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I Forge Iron

Charcoal from the stove


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bsiler, I'm pretty sure it was Glenn who did the B P on the expanded metal sifter.
You might contact him....I think he has it on file somewhere.

There are hundreds of B P's that are currently off line.......they may be returning soon.

By the way, I still haven't found a good way to get a worth while amount of charcoal out of the pot bellied stove. Just too much air gets in there and burns up the wood.
It's too far along in the winter to radically change things around, but before next winter, I might make a 55 gal. barrel stove for the shop.....with tight fitting dampers and door.
For the time being, I will still try some of the great ideas from this thread.
If any look promising, I will report on the success.


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You mentioned covering with ashes, good idea.

Try covering them from the bottom up!

Don't empty the ashes, just let them build up. You will still have a good air supply from the draft in the door. It may burn differently, but will still burn. Don't empty it until the ashes are up to the door. You should find some good pieces that way.

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I started to make a story, but we had a power bump so was forced to go out a shovel snow off the tents, has been a steady snow and cold cycle going on since before Christmas, real cold tonite -25 so have been told, we'll see? When steam boats were on the bigger lakes up this way men could earn extra money from making charcoal, they would clear off about a thirty foot dia. piece of flat ground and remove all the sod which they saved. Then they build a huge pile of wood, mostly hardwoods then set that afire, when it got going real good they covered it with earth and the sod. Sometimes the would have three or four going all at the same time. Then they waited keeping watch day and night to make sure the fire didn't burn thru, when they saw smoke the shoveled dirt on it, had to keep it air tight. When it was done they bagged and sold to boat companies, was alot of hardwork but a man had to earn a living. I remember my grandfather telling of the local backsmiths making charcoal from tag alders, made best charcoal for their forges when they couldn't get coal. Just remembered another story, when I was a kid a lumber mill got afire, was a hardwood mill. There was a railwood sideing and there were several boxcars full of hardwood. After the fire they opened up the boxcars they were full of charcoal, my father got severel big bags full of it was best we ever had to cook on.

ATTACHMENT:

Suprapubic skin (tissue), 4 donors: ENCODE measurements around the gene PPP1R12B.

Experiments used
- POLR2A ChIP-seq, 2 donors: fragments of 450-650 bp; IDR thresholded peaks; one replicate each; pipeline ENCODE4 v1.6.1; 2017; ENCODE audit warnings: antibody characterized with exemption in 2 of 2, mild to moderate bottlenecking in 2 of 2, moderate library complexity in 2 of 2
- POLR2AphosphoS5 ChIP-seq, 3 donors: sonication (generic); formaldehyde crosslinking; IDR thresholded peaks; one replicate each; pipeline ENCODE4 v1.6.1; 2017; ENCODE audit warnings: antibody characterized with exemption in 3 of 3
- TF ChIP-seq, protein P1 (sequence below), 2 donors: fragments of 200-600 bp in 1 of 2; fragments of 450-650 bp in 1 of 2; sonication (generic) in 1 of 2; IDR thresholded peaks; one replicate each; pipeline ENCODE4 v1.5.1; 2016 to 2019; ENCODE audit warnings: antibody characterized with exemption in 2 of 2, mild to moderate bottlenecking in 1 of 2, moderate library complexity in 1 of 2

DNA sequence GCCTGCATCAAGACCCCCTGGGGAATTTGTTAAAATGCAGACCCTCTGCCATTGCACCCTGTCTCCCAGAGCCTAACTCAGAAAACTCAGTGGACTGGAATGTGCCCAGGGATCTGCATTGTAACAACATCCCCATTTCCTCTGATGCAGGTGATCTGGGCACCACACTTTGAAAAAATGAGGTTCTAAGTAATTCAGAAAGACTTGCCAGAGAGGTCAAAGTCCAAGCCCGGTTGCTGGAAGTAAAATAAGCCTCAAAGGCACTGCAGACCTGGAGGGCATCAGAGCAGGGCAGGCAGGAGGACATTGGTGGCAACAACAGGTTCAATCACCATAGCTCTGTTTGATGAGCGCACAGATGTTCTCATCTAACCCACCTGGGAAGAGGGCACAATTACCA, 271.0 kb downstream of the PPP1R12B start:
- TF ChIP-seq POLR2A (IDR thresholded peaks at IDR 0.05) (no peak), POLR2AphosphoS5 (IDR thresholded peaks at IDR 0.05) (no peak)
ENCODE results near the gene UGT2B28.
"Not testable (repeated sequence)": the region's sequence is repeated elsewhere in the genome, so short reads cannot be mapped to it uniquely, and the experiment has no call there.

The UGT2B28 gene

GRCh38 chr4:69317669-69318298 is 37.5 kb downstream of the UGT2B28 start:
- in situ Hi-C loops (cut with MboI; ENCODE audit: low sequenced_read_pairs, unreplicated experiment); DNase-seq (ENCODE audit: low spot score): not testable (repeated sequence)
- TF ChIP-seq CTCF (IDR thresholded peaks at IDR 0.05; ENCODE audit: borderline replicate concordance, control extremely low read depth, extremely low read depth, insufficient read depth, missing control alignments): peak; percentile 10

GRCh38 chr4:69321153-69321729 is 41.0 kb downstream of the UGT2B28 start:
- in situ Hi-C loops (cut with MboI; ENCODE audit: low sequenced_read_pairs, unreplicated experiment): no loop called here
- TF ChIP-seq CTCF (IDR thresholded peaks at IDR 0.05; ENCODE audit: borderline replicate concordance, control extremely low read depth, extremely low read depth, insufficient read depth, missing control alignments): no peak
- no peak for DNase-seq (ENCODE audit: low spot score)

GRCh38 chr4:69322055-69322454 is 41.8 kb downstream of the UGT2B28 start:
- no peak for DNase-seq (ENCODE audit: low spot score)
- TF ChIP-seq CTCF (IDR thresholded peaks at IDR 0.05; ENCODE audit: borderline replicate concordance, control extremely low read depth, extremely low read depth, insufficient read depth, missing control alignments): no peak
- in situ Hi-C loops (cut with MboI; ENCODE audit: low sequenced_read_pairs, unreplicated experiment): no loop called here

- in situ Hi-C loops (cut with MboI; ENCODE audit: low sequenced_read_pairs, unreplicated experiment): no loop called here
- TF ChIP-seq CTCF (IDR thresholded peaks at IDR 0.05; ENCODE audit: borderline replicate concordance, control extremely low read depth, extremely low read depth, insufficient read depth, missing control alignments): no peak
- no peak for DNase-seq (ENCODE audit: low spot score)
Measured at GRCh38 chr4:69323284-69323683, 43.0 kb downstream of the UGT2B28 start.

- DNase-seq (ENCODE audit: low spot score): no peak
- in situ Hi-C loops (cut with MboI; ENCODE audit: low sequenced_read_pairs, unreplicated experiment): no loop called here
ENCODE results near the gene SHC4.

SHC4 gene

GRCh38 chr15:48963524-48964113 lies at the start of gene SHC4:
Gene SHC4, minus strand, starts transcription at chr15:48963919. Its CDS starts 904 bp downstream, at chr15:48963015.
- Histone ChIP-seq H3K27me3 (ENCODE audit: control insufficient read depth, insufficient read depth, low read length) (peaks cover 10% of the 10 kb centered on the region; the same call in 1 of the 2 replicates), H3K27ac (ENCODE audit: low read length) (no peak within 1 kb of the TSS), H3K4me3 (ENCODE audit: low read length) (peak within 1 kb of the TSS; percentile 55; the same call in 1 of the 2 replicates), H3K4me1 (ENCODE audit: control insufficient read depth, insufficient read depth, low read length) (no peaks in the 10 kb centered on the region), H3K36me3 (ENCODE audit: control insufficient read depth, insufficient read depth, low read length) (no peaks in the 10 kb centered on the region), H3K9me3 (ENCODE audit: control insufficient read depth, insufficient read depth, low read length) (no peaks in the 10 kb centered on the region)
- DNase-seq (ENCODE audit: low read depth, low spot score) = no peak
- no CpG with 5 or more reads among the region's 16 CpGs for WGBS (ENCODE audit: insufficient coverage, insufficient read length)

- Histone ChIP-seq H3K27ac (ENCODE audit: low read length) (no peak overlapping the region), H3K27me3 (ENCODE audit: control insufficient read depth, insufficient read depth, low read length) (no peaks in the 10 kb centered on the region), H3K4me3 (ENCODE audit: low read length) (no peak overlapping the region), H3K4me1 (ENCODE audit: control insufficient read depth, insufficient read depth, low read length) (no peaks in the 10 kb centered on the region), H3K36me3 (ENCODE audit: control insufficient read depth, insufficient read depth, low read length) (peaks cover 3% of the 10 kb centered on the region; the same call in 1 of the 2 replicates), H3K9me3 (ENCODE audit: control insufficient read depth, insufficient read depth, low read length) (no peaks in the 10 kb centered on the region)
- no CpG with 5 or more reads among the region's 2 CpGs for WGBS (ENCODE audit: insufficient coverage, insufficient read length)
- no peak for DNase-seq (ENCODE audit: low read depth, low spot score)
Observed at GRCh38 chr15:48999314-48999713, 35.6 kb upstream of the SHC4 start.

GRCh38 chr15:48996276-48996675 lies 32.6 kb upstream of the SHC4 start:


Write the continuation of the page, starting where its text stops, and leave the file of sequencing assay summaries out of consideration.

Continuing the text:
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Yep, good stories and information, Adirondacker.
There's a film I've seen on the 'documentary channel'.....called....."The Charcoal People of Brazil".............They may still be airing it, I'm not sure.

Any way, the program depicts the making of charcoal in mud and brick domes about 5 ft. high.
Pretty interesting and informative.

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